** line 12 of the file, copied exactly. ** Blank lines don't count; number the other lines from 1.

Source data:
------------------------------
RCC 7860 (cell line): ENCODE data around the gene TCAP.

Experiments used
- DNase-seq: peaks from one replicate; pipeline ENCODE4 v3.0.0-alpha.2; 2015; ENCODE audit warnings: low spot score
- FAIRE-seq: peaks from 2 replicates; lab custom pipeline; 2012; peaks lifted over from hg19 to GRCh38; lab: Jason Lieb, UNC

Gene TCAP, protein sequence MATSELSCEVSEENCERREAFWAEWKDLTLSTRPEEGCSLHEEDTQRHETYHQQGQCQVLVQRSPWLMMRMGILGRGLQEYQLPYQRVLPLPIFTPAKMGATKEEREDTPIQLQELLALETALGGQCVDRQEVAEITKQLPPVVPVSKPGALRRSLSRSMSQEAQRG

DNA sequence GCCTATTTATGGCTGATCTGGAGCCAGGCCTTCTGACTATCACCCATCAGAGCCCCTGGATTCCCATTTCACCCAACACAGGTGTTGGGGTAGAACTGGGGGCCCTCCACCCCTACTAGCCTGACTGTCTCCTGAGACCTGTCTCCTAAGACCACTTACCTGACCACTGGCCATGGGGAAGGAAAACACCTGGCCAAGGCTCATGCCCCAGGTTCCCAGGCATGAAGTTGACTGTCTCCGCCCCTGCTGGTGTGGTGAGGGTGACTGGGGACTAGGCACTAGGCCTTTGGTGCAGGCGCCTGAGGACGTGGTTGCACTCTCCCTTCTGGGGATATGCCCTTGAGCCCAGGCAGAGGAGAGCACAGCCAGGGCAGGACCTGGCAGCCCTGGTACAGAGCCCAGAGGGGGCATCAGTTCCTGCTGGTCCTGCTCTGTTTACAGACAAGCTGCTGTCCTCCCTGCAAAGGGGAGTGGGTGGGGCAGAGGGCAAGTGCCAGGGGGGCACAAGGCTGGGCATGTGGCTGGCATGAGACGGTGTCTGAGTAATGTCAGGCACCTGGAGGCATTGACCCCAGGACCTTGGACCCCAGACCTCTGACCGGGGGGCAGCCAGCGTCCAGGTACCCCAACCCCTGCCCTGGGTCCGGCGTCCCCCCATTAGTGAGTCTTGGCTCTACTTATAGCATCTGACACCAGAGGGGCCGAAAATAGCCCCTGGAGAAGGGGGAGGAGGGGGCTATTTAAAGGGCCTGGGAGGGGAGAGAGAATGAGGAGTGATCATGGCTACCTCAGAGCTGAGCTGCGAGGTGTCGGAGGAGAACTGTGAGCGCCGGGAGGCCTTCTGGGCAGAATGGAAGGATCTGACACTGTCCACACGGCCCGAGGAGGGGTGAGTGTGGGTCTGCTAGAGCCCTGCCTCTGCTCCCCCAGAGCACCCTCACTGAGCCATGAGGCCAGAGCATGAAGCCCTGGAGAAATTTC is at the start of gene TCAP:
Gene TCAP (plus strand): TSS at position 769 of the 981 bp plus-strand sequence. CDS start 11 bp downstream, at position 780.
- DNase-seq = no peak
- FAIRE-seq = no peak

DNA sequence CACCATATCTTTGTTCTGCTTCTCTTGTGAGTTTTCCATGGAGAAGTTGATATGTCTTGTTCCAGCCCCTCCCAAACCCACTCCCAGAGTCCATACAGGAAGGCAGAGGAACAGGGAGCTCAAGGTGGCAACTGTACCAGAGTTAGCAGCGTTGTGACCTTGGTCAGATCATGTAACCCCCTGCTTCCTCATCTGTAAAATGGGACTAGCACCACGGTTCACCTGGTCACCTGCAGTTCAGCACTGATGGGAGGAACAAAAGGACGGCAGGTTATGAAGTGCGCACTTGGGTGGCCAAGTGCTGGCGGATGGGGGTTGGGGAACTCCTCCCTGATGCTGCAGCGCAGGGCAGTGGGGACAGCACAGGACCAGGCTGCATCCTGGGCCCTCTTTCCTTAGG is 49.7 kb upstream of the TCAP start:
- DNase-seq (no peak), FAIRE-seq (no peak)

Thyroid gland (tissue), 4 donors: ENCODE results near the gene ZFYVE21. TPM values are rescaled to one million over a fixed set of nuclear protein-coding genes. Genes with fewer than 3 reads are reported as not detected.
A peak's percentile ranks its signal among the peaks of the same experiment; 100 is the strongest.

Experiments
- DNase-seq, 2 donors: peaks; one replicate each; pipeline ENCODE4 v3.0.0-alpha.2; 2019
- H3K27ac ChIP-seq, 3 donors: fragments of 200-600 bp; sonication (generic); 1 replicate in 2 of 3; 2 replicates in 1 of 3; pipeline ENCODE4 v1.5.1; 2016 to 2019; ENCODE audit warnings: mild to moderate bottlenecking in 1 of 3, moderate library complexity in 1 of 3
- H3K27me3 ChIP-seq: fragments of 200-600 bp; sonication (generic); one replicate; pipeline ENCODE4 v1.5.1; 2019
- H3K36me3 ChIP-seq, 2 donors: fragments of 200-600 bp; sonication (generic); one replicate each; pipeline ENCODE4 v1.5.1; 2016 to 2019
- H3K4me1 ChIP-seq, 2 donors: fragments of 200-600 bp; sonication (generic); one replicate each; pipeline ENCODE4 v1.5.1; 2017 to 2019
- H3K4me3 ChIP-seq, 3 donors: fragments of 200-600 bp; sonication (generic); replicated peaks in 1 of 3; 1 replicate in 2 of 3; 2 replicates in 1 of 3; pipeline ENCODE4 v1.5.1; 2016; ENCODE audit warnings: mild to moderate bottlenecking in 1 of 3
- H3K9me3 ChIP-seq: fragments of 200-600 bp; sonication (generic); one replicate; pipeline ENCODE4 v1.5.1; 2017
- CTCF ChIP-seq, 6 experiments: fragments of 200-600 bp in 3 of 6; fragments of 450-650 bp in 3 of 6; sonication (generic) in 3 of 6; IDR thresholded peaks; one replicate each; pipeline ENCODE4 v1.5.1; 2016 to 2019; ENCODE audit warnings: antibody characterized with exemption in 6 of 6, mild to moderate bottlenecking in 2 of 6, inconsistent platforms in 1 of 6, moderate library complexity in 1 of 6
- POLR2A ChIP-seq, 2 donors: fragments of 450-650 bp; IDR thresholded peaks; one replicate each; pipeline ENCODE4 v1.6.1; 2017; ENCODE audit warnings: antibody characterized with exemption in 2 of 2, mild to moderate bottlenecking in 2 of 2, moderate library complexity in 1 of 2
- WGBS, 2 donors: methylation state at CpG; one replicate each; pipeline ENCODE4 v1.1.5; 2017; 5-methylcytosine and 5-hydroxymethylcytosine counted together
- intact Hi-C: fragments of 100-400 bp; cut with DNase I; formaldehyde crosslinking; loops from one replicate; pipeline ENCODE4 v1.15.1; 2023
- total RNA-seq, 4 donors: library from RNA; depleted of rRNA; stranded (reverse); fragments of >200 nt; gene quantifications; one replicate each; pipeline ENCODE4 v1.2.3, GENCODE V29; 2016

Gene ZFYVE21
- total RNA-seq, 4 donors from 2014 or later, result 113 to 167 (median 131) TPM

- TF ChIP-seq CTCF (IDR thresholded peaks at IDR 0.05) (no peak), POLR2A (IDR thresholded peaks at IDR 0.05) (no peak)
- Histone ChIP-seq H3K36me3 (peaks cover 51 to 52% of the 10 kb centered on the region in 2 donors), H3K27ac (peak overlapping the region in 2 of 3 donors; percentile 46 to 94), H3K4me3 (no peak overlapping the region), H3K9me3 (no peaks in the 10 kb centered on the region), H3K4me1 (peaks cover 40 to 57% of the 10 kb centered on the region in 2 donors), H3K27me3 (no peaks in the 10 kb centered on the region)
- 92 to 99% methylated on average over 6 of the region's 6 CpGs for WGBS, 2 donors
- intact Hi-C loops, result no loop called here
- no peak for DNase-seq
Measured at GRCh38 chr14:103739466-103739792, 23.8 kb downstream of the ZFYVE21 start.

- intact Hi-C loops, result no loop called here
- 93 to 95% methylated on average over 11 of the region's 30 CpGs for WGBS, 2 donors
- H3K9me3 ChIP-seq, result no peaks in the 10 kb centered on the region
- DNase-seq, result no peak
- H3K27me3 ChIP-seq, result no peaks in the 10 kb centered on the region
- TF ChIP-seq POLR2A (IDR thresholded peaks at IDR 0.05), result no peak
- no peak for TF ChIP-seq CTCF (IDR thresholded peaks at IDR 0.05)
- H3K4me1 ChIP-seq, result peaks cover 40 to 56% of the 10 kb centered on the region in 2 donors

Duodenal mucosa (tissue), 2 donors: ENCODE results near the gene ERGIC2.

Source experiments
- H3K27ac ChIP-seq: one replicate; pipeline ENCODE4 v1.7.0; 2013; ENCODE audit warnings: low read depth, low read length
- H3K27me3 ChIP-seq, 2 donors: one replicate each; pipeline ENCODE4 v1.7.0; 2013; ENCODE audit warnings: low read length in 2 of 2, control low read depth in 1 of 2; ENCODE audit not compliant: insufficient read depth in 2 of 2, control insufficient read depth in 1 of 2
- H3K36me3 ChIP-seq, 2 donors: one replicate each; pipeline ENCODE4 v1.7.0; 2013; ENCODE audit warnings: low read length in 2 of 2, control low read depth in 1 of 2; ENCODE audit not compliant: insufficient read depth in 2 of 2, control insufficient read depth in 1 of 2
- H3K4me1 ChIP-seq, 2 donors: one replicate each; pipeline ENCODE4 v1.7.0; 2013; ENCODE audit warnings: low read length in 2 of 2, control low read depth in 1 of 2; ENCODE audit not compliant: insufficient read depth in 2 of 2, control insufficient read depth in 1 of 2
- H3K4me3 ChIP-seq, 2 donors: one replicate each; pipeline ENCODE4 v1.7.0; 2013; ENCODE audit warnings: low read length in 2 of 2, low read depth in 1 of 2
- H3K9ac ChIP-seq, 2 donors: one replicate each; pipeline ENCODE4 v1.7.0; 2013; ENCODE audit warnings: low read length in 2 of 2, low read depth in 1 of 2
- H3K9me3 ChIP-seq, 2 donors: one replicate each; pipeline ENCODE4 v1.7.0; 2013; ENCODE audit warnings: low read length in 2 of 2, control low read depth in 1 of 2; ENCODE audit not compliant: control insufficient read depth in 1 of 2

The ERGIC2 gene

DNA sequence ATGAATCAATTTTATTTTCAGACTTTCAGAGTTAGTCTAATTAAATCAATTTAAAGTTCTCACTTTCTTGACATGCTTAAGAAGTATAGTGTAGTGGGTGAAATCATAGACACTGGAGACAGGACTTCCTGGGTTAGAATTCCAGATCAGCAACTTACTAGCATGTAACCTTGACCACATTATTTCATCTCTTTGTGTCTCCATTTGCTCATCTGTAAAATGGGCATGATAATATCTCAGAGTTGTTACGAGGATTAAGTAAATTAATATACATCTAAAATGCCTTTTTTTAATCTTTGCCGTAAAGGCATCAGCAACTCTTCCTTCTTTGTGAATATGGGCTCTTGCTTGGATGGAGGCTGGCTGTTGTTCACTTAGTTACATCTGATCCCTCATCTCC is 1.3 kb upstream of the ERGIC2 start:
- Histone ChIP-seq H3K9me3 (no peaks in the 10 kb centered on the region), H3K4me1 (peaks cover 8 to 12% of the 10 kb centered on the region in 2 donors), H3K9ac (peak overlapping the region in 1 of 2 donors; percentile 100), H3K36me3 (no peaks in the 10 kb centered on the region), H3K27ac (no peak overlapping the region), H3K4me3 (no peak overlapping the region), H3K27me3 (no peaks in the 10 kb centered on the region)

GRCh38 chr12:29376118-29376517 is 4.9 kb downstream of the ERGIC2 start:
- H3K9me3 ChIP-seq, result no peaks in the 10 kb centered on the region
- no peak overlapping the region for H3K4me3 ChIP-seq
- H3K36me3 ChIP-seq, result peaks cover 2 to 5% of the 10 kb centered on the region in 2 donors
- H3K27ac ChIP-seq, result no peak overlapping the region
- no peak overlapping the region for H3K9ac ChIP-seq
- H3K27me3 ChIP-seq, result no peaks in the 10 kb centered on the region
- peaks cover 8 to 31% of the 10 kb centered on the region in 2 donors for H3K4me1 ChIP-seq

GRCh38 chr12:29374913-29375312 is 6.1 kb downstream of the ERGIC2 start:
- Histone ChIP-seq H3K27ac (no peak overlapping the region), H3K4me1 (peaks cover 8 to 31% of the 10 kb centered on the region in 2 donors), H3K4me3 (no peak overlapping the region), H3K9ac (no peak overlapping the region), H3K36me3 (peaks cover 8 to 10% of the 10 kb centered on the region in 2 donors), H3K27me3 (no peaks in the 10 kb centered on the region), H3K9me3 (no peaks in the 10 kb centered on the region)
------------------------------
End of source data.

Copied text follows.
Thyroid gland (tissue), 4 donors: ENCODE results near the gene ZFYVE21. TPM values are rescaled to one million over a fixed set of nuclear protein-coding genes. Genes with fewer than 3 reads are reported as not detected.